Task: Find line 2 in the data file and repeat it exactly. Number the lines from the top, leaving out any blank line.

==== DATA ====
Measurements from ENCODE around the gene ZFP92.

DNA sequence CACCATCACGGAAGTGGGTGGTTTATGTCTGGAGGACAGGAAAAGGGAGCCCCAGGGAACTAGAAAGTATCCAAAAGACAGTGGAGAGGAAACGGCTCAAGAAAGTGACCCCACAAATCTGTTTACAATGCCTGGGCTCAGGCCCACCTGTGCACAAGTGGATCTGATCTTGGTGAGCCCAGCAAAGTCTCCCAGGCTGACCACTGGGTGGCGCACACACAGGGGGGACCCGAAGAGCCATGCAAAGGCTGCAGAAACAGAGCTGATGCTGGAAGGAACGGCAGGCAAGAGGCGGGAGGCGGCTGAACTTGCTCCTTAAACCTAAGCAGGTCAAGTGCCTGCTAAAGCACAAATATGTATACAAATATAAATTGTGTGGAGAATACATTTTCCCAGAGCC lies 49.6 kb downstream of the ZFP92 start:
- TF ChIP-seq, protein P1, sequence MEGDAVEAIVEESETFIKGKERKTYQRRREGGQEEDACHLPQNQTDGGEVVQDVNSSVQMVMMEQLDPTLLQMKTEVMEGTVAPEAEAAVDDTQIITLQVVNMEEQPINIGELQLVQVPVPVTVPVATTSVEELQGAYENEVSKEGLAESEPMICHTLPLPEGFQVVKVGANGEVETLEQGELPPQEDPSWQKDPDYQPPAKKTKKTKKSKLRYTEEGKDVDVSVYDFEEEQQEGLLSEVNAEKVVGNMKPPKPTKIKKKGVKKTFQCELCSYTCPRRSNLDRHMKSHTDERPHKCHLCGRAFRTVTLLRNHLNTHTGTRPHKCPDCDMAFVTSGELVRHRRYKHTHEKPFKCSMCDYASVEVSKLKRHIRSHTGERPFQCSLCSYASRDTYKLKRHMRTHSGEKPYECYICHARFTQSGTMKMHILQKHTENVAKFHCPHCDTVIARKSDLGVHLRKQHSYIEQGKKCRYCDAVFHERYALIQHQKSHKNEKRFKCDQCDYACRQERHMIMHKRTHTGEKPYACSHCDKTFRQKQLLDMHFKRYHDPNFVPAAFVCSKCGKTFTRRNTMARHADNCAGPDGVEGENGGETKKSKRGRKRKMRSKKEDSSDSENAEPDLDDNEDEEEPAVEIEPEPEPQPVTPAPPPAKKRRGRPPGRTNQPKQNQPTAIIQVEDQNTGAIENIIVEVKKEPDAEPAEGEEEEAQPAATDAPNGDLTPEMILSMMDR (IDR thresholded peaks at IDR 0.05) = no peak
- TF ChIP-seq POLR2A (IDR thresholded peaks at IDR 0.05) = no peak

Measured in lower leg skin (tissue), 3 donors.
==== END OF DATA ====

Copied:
DNA sequence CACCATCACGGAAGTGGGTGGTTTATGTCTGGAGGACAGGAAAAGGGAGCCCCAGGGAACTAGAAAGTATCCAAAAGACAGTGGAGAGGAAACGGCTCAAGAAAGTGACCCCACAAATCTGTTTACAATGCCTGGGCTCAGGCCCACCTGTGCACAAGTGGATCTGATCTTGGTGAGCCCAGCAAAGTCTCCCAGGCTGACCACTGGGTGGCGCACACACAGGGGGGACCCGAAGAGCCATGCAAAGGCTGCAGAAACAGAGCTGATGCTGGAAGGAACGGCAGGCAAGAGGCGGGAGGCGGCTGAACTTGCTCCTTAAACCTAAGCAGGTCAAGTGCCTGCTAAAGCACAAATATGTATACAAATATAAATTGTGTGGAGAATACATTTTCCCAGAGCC lies 49.6 kb downstream of the ZFP92 start: